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3 Keller siblings find fast path to success through homeschool hybrid system

June 7, 2021




The Taylor Schlitz family sought alternative forms of education for their children after an incident their eldest daughter, Haley, experienced at the public elementary school in Southlake.


A family’s educational path changed dramatically after the eldest daughter, Haley, was forced to take on the role of a mulatto slave girl during her fifth-grade, in-class activity on the Civil War.


“I was the only girl of color in the entire class,” Haley recalled. “I’ve been told before, ‘If we were back in those times, I would own you.’ That’s what a white kid said to me,” she added.


The teacher moved her to the role of an abolitionist after her dad complained to the school, but “the damage was done,” Haley, now 18, said.


“I lost my mind,” William Schlitz, Haley’s father, said. “I went down there, and threw a fit. I wasn’t going to let my children’s mental health and well-being be destroyed by an education system that saw them as problems instead of future problem-solvers.”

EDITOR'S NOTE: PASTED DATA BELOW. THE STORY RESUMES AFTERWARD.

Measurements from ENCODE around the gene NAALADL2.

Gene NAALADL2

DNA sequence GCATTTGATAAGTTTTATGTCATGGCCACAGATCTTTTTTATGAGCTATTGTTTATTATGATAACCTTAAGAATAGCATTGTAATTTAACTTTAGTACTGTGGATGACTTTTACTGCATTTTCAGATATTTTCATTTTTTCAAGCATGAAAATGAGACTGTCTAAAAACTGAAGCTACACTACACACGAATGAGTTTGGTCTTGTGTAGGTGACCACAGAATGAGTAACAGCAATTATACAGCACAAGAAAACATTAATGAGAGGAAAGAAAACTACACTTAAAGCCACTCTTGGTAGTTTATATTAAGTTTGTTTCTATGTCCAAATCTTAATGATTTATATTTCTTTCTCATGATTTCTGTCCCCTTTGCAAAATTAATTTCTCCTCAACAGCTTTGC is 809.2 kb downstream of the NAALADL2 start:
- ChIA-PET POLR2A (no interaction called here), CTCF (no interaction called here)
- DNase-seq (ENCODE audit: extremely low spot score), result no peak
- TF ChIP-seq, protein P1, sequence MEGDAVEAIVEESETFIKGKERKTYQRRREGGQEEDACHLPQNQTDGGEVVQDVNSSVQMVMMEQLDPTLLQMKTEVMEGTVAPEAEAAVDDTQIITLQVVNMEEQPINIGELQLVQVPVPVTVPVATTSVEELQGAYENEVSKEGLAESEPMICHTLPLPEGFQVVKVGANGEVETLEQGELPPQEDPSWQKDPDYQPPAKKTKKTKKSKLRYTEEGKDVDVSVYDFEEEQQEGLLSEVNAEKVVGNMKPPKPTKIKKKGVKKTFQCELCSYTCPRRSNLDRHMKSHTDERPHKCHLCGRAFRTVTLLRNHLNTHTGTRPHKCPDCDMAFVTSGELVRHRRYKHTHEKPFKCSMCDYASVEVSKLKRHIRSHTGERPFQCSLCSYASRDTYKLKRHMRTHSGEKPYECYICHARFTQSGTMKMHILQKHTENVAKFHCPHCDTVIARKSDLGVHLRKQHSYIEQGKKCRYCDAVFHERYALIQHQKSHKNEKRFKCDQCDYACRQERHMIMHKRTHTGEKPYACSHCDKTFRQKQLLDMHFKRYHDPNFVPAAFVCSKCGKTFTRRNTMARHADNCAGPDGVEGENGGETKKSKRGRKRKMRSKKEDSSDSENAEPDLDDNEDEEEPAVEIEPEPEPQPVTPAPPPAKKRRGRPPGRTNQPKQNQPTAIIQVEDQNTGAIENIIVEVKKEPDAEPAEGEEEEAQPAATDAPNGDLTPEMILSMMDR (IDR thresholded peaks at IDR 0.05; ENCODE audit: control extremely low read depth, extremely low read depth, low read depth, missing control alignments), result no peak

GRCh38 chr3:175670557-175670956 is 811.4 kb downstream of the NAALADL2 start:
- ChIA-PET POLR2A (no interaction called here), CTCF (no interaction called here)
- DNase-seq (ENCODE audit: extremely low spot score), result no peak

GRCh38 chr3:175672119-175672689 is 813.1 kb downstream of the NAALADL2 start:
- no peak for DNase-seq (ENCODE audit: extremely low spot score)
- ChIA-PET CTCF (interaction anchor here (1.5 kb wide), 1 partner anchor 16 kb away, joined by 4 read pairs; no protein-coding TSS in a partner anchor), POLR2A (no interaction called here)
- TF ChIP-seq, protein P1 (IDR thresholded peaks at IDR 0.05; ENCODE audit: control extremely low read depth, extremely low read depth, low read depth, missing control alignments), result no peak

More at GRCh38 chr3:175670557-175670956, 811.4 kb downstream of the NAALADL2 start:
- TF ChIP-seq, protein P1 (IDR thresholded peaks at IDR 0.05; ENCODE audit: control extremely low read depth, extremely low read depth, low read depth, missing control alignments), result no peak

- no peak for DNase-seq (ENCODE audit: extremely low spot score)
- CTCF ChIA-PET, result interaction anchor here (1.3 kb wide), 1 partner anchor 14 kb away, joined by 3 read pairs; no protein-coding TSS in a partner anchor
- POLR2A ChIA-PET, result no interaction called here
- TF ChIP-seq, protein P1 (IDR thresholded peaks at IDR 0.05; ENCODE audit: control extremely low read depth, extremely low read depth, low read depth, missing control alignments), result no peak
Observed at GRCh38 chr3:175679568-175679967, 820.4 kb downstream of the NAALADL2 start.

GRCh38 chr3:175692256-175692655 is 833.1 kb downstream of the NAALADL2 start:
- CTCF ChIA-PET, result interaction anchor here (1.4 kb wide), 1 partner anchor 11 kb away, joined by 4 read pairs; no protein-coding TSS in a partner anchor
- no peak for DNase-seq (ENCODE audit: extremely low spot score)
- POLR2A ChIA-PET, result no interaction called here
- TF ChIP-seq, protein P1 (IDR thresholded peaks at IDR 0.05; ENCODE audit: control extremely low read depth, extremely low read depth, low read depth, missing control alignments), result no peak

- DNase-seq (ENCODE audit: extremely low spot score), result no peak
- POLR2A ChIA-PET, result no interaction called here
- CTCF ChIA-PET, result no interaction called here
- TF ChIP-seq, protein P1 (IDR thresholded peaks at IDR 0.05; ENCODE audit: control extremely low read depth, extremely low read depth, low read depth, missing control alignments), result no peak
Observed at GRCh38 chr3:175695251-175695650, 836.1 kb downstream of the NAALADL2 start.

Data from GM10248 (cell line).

“I ended up stopping public school after that year,” Haley said.


District officials said they were not aware of the incident but added they do not tolerate “behavior that would make anyone feel like they do not belong in Keller ISD because of their race or ethnicity,” Keller ISD said in an emailed statement.


The incident pushed the Taylor Schlitz family down a path toward accelerated academic success for all three of their children. They remain supporters of public education, but they encourage more families to consider the homeschool hybrid system they used.


The report cards for the three Taylor Schlitz children is head-turning by any measure:


  • Haley, 18, is a third-year law student. She graduated from Texas Woman’s University at 16, with a degree in interdisciplinary studies.

  • Ian, 15, is set to graduate from the University of North Texas with a degree in integrative studies. He applied to Tarrant County College at 12.

  • Hana, 13, is a second-year college student and will transfer to Texas Woman’s University in the fall, where she will study sociology.

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